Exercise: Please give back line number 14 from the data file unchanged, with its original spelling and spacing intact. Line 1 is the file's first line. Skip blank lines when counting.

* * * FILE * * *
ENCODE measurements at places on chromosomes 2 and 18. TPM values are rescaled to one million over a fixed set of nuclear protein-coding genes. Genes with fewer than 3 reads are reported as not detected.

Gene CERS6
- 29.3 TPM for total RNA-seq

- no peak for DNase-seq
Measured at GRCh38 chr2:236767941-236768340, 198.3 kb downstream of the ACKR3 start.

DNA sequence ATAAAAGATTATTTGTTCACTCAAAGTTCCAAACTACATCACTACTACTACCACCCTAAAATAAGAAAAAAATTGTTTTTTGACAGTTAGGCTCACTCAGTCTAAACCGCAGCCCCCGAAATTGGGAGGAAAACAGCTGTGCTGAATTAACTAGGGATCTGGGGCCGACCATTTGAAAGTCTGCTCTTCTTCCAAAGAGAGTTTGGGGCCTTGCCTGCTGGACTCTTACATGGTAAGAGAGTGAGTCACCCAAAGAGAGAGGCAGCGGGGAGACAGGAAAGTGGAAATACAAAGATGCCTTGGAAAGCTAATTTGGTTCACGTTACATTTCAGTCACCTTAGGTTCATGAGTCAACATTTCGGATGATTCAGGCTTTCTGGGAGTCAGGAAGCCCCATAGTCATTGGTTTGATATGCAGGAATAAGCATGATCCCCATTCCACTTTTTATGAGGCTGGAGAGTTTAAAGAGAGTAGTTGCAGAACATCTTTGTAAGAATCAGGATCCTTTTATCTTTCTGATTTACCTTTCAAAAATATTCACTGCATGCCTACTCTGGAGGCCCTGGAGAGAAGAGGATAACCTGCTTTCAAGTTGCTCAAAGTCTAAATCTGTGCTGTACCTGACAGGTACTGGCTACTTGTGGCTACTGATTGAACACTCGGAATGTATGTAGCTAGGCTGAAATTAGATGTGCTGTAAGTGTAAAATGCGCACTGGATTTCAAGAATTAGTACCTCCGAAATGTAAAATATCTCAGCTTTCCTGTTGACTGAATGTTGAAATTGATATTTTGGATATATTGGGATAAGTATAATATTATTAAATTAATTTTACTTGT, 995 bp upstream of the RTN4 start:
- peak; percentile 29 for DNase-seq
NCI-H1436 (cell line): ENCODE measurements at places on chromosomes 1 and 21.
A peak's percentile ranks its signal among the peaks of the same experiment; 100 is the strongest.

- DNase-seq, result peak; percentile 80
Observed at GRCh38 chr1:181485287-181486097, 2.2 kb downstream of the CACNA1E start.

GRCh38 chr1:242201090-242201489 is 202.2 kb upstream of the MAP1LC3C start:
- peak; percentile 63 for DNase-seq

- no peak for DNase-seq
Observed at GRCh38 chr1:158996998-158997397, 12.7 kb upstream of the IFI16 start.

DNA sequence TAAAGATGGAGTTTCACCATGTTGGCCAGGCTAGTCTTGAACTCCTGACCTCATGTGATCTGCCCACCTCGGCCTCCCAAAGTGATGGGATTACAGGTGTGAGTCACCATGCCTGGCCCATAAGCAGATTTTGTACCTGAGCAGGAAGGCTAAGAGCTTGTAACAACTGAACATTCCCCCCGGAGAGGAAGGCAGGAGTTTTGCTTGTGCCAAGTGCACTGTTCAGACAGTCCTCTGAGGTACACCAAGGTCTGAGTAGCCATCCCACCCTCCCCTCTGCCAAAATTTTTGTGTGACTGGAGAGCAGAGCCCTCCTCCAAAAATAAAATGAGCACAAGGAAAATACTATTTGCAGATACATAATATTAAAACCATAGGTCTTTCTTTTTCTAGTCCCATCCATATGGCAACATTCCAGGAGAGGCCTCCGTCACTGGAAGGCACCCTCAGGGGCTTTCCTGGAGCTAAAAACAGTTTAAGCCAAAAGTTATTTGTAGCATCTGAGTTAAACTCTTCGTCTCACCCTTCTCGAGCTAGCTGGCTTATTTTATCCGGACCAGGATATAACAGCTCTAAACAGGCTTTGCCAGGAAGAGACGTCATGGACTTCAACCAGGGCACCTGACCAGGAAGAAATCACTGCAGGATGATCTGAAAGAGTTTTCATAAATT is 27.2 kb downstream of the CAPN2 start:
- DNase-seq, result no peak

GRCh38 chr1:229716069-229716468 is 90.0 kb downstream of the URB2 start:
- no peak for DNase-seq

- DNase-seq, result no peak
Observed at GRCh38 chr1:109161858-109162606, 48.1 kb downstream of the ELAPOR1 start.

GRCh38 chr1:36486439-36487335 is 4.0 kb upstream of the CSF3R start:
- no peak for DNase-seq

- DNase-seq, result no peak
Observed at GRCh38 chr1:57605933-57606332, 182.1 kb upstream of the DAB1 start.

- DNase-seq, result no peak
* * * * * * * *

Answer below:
- no peak for DNase-seq